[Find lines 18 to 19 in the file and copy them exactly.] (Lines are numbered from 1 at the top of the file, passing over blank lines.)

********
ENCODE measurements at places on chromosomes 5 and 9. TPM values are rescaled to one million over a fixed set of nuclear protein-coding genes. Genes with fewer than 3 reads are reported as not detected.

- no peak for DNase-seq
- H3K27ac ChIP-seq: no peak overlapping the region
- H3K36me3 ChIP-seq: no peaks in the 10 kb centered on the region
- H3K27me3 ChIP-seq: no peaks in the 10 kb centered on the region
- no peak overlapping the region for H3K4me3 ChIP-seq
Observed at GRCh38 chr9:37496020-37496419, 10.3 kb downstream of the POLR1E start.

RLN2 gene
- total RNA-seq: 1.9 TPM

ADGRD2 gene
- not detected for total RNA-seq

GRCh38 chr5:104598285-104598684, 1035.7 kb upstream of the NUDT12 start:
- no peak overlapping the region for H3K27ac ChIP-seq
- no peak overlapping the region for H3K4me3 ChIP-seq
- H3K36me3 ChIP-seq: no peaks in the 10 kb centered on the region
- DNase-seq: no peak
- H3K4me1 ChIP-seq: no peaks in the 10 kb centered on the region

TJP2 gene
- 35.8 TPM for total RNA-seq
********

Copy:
TJP2 gene
- 35.8 TPM for total RNA-seq